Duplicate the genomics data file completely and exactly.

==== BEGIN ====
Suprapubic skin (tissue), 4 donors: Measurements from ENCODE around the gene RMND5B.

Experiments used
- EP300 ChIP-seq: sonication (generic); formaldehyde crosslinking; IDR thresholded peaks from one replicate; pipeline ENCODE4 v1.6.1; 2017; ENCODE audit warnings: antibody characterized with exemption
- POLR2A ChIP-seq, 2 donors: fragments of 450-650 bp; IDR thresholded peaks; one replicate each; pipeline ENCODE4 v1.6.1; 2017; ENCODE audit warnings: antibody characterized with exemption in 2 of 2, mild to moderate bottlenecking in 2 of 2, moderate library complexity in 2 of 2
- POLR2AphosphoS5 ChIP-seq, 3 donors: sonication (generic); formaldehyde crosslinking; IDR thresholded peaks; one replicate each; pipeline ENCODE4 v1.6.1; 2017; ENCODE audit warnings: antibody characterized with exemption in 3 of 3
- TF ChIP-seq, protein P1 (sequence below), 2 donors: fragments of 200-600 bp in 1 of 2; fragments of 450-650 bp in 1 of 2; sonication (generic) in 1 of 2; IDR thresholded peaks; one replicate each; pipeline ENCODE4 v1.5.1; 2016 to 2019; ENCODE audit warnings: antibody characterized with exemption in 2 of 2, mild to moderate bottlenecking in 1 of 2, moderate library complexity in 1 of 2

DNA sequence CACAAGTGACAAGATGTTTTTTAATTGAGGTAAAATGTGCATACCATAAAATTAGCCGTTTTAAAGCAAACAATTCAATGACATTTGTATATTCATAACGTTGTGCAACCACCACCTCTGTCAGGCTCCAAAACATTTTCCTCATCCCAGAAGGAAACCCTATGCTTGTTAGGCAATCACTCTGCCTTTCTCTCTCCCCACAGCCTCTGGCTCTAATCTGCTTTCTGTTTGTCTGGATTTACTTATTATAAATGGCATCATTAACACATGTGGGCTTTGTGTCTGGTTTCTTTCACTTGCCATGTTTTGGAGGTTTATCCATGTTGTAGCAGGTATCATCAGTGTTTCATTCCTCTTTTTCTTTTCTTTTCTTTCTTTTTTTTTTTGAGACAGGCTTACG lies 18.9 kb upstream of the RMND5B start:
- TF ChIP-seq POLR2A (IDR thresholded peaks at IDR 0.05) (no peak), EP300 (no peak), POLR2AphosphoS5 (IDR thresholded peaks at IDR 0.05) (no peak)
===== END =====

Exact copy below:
Suprapubic skin (tissue), 4 donors: Measurements from ENCODE around the gene RMND5B.

Experiments used
- EP300 ChIP-seq: sonication (generic); formaldehyde crosslinking; IDR thresholded peaks from one replicate; pipeline ENCODE4 v1.6.1; 2017; ENCODE audit warnings: antibody characterized with exemption
- POLR2A ChIP-seq, 2 donors: fragments of 450-650 bp; IDR thresholded peaks; one replicate each; pipeline ENCODE4 v1.6.1; 2017; ENCODE audit warnings: antibody characterized with exemption in 2 of 2, mild to moderate bottlenecking in 2 of 2, moderate library complexity in 2 of 2
- POLR2AphosphoS5 ChIP-seq, 3 donors: sonication (generic); formaldehyde crosslinking; IDR thresholded peaks; one replicate each; pipeline ENCODE4 v1.6.1; 2017; ENCODE audit warnings: antibody characterized with exemption in 3 of 3
- TF ChIP-seq, protein P1 (sequence below), 2 donors: fragments of 200-600 bp in 1 of 2; fragments of 450-650 bp in 1 of 2; sonication (generic) in 1 of 2; IDR thresholded peaks; one replicate each; pipeline ENCODE4 v1.5.1; 2016 to 2019; ENCODE audit warnings: antibody characterized with exemption in 2 of 2, mild to moderate bottlenecking in 1 of 2, moderate library complexity in 1 of 2

DNA sequence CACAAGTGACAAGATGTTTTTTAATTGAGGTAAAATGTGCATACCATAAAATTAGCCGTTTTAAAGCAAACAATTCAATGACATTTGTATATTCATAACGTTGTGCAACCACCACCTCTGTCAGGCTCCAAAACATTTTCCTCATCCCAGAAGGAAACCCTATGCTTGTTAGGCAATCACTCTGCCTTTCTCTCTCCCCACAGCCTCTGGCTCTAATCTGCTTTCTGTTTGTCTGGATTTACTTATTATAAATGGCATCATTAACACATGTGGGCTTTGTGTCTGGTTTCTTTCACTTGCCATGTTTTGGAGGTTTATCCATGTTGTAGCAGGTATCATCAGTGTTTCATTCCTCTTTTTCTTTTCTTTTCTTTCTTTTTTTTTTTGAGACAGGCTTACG lies 18.9 kb upstream of the RMND5B start:
- TF ChIP-seq POLR2A (IDR thresholded peaks at IDR 0.05) (no peak), EP300 (no peak), POLR2AphosphoS5 (IDR thresholded peaks at IDR 0.05) (no peak)